SCOTTISH hospitality representatives have made a new call to immediately lift Covid restrictions for pubs while accusing ministers of "double standards" in allowing official mass gatherings for the Euro 2020 tournament.

Hospitality groups say it is not too late for ministers to take action as Scotland faces the Czech Republic in their opening fixture of the UEFA Euro 2020 tournament tomorrow (Monday) saying there is hypocrisy in allowing thousands into official fan zones.

On Tuesday, Scotland’s health secretary, Humza Yousaf, told MSPs that the designated fan zone on Glasgow Green, where up to 6,000 Euro 2020 supporters can gather daily over the entire 31 days of the tournament, would go ahead, despite an increase in cases of 50% across Scotland.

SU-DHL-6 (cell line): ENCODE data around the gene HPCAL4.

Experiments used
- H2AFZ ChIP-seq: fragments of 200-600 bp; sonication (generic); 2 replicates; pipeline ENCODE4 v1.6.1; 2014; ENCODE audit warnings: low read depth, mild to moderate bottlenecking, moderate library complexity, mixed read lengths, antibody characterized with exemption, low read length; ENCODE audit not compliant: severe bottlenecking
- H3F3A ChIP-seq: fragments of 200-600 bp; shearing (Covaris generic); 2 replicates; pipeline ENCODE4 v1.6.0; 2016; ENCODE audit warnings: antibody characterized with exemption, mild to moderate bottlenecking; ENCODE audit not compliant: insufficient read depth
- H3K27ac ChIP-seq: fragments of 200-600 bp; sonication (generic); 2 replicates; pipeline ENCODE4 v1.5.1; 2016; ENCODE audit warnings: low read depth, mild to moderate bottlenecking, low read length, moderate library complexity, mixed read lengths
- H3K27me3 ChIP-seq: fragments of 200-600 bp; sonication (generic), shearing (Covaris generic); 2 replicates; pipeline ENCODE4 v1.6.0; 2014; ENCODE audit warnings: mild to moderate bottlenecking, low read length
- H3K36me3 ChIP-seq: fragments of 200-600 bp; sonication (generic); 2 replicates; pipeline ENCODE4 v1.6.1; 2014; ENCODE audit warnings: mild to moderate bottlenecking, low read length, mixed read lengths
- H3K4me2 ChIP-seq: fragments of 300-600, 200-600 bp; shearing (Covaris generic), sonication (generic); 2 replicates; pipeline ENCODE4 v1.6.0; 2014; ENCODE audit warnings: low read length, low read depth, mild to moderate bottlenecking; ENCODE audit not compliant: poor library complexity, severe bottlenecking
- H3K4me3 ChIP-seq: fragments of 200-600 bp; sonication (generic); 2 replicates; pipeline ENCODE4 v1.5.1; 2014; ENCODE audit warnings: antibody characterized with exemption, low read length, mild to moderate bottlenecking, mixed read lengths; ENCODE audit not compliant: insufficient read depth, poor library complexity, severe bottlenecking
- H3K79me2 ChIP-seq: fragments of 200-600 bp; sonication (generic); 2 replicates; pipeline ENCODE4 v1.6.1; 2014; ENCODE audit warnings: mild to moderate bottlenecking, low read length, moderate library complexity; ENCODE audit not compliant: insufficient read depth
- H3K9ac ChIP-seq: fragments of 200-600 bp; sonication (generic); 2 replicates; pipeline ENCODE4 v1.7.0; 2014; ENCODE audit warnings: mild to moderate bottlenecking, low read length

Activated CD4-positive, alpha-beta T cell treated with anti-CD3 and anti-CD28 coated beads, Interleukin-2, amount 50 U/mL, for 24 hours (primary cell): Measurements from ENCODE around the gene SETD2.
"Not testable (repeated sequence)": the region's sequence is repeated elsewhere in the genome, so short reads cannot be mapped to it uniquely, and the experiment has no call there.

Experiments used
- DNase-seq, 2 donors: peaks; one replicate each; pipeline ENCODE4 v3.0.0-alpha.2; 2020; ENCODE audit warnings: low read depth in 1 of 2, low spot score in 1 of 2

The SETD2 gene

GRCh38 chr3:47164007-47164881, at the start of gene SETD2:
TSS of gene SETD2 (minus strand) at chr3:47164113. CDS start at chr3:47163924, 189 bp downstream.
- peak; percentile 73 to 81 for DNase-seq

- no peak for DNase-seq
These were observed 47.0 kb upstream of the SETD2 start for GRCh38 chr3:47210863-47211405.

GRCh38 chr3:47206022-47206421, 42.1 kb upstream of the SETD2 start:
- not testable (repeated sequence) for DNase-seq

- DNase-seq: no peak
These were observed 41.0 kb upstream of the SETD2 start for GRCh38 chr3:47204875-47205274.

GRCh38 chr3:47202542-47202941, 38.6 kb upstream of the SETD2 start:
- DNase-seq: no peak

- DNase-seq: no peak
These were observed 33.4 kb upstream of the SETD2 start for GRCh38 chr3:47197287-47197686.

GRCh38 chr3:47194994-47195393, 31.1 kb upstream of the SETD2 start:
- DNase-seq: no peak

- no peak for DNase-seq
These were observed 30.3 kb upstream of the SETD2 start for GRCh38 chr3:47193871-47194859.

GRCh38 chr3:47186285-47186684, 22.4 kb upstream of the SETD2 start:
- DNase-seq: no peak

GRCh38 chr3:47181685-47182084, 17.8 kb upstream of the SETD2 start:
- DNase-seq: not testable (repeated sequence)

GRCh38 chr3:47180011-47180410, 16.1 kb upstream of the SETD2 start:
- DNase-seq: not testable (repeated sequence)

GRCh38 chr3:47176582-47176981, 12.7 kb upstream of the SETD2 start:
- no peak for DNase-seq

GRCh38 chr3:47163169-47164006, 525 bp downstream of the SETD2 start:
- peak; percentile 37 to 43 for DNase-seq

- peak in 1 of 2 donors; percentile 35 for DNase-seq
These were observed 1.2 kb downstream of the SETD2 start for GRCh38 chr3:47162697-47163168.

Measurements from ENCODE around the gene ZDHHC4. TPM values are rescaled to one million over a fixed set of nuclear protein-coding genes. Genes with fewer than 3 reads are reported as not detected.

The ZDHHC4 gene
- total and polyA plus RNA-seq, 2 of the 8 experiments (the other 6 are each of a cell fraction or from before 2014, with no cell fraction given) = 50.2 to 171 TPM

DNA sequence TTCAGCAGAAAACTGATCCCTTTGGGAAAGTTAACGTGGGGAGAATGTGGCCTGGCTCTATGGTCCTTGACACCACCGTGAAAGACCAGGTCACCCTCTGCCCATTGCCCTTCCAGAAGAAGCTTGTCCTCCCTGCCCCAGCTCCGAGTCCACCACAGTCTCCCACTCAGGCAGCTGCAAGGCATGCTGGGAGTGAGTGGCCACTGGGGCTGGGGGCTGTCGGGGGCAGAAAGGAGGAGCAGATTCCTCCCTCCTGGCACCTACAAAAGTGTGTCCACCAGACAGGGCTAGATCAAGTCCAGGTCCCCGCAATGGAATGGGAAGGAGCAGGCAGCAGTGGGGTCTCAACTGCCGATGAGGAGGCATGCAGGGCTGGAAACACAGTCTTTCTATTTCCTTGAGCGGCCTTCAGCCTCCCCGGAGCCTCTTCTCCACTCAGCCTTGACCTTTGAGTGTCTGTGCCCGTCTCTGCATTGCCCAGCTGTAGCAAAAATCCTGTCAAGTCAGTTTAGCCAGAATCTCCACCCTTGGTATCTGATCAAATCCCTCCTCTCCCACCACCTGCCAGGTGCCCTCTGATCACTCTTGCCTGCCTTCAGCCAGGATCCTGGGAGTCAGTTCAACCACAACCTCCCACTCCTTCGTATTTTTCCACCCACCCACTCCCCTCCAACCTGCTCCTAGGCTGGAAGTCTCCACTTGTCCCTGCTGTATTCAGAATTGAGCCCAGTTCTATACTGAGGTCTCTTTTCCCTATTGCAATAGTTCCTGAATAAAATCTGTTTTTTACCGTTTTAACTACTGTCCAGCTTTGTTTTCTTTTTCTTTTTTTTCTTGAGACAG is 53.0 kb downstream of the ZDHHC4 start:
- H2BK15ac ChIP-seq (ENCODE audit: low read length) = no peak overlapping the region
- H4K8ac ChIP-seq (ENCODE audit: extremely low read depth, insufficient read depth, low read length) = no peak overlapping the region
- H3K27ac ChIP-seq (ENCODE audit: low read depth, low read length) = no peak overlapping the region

But pubs and clubs have strongly criticised the move to effectively give official sanction for the mass gathering Euros fan zones, which will provide alcohol and live bands, aving poured scorn on gatherings in George Square.

Groups have warned that the boost to pubs from the Euros will be severely hampered by ongoing restrictions, including one metre plus social distancing, no standing and the rule of six.

Forty-seven police officers were injured as Rangers fans attacked each other and threw missiles at officers as they gathered in the centre of Glasgow to celebrate the Ibrox club winning their first Scottish Premiership championship since 2011.

HeraldScotland:

There have now been 39 arrests made pertaining to the George Square disorder - in addition to one at Ibrox.

Glasgow, only moved to level two of the Covid restrictions last weekend after enduring some of the strictest restrictions in the country for almost nine months.

But the trade association warned that the boost to pubs from the match will be severely hampered by ongoing restrictions, including one metre plus social distancing, no standing and the rule of six.

Most of the central belt is subject to a 10.30pm curfew under level two rules while areas in level one can open half an hour longer and close at 11pm.